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PAPERS AND DISCUSSIONS

PRESIDENT'S ADDRESS

THE BUILDING OF THE NEW CIVILIZATION

MARY C. C. BRADFORD, STATE SUPERINTENDENT OF PUBLIC INSTRUCTION,

DENVER, COLO. Today this Association stands upon the Mount of Vision, led to the summit by the red hand of war. Of the nation's travail is born our opportunity. The world's agony is our baptism, admitting us to membership in the knightly army of servants and soldiers of freedom. As crusaders of the new humanity I greet you and bid you listen to the challenge of the God of Nations. In the stillness of the night who has not heard his voice saying in accents of stern beauty: "Who goes there?” Have we answered, “Thy servant, Lord; ready to do Thy will. Take me, use me, all of me, body, mind, soul, time, effort, money”? Thank God, yes, from a mighty host of school people has this consecrated cry gone up!

In past years the Association has sometimes tarried in the sunlit valleys, participating in the rich and varied life of normal times, seeking, thru a discussion of many phases of educational activity, to arrive at a definite and decisive program of educational progress. At other times, leaving the more purely scholastic phases of endeavor, this great body of teachers has striven to realize its relation to the surging impulse of the common life and to adapt educational practice to modern community needs.

But the past year has been one of steady climbing, of eager, yet persistent, pushing toward the summit, where alone creative decisions can be made. The present situation is pregnant with vital issues. The tragic, yet augustly beautiful, national and international crises—blood-stained, yet diademed with the stars of a lofty idealism, are conditioning educational thinking and acting, and putting educational systems to the acid test of social and spiritual results.

Well may we, representatives of the teaching profession, face with awe our mighty responsibilities. Never before in the history of the world have the schools been called upon to play so potent a part in the national destiny. Not until now has the school organization been made the transmitting medium of a nation's hopes, needs, decisions, and commands. Until the present moment schoolroom walls have been opaque. Now they are known to be the almost transparent windows thru which the light of national service shines, from which must be reflected the conscious unity of the teacher, the child, the community, and the world. The war has called to the colors, summoned into active service of the most strenuous kind, every home in the land, thru the agency of the Young Soldiers of the School Republic, officered by their commissioned leaders, the teachers. And this is as it should be.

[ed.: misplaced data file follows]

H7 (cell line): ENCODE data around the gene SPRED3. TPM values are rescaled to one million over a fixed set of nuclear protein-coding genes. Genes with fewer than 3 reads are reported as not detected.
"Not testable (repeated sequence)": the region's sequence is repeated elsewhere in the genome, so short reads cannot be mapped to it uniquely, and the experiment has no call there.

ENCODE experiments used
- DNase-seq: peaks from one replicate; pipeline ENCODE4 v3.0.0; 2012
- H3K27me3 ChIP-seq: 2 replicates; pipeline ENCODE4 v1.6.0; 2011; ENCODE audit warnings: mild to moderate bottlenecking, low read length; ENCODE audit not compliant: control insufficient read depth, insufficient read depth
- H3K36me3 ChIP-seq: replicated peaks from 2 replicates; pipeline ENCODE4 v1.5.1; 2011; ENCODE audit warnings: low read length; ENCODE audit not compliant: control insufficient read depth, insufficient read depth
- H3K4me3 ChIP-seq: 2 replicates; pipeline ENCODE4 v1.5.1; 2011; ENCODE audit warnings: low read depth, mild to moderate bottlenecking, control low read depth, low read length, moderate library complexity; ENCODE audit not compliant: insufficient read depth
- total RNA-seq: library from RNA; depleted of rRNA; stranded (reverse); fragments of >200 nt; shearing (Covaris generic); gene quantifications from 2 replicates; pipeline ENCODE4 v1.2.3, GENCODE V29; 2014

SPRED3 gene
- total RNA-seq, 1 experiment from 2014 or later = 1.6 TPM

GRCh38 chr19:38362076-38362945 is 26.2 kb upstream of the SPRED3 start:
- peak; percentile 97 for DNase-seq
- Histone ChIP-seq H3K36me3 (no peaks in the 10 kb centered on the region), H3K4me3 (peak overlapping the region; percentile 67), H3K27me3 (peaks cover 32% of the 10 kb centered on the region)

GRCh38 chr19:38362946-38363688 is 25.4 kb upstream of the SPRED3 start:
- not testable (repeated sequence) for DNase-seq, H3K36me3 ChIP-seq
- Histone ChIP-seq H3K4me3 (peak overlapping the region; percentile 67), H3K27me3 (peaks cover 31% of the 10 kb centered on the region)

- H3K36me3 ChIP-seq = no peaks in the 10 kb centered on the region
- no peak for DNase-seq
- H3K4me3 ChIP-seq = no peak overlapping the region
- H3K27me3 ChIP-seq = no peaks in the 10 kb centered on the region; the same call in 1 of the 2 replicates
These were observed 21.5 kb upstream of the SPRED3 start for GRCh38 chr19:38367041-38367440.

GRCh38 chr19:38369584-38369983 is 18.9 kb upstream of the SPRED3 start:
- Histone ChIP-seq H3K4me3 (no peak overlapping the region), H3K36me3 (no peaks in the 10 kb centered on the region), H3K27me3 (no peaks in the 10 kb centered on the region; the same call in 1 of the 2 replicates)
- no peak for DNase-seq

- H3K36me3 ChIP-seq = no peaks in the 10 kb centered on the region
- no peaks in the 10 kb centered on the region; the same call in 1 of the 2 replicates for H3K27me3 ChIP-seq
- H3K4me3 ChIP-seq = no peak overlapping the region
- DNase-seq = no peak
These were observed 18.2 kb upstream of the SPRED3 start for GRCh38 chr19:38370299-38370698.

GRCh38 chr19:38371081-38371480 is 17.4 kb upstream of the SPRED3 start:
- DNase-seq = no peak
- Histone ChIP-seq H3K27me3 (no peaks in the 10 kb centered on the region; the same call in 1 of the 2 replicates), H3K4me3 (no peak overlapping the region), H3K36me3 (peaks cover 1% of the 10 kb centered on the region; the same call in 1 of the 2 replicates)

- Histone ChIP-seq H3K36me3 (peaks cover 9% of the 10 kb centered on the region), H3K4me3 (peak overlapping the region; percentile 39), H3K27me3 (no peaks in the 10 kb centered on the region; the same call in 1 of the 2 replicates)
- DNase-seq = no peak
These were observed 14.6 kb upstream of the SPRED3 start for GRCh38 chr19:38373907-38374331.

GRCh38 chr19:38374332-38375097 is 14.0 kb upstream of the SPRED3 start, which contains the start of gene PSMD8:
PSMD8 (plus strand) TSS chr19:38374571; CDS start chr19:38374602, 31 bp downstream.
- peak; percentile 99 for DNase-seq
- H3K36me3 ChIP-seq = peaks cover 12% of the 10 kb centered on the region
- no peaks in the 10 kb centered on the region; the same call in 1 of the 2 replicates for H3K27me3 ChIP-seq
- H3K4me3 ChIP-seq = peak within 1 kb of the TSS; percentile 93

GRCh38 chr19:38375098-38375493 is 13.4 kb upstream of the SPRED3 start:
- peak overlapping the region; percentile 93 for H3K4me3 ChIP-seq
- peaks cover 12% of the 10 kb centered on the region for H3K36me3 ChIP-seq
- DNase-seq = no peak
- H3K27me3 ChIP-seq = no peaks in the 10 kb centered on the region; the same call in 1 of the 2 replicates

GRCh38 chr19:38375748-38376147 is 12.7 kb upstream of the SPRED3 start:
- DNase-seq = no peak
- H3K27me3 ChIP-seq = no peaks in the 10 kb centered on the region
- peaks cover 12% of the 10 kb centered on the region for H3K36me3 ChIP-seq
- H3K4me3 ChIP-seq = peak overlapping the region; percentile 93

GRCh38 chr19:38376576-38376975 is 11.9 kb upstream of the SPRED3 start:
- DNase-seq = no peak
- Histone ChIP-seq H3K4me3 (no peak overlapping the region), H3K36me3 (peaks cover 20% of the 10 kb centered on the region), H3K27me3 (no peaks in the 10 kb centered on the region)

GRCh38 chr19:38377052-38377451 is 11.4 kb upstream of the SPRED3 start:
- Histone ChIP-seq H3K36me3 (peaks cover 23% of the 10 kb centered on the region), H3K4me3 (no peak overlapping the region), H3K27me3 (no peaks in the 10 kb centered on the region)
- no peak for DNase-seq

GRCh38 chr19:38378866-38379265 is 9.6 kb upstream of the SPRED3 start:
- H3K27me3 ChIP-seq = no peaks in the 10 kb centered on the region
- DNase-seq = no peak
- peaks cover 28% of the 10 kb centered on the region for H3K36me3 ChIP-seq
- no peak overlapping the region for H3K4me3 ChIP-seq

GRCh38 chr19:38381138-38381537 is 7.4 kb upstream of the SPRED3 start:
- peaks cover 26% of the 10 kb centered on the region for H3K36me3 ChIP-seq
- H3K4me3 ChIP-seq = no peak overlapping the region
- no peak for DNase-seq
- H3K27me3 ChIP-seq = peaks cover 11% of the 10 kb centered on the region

The old civilization is passing away. Within its collapsing walls the foundations of the new civilization are being laid. The old was materialistic, aggressive, egoistic, and consequently cruel. It was outwardly splendid, even sumptuous, and efficient to the point of fetishism, yet it contained the seeds of death, for that which selfishly seeks its own must of necessity lose all. The great conception of human unity burned but dimly in the consciousness of the chief exponents of the old order. Superficial thinking and living had weakened both brain and emotional power, and the incessant craving for sensation led to waste on every plane.

It has been said that nothing can be wrought out in the daily life of a republic that has not first been put into its schools. It may then be askt, Have the schools of the United States so utterly failed in producing a high type of national life that the war is being hailed as the transformer of the schools into a life higher and nobler than they have yet manifested? My answer is that the schools have performed the great task assigned them better perhaps than any other social agency, but that a great national consciousness, conscience, and unification can only be accomplisht whenever a community activity knows itself as a functioning part of the great whole, dedicated to the welfare of that whole thru the rich, free, and equal development of all its individual units.

We have believed that we could live in a world made up of numerous divisions, separating ourselves for the most part from those not directly in touch with our family and business life. The civilization that has incarnated this sense of separation is necessarily falling to pieces, and the new civilization, if it is to last, must be informed with the spirit of unity, warmed with the currents of love, and glorified by the knowledge of truth. We must come to understand that every phase of life partakes of the educative process. We must saturate ourselves with the conviction that unless the school interprets the life of nature, the home, the church, the press, the counting-house, and the forum, it can scarcely be considered an educational institution at all, but can lay claim merely to imparting instruction in certain technical subjects.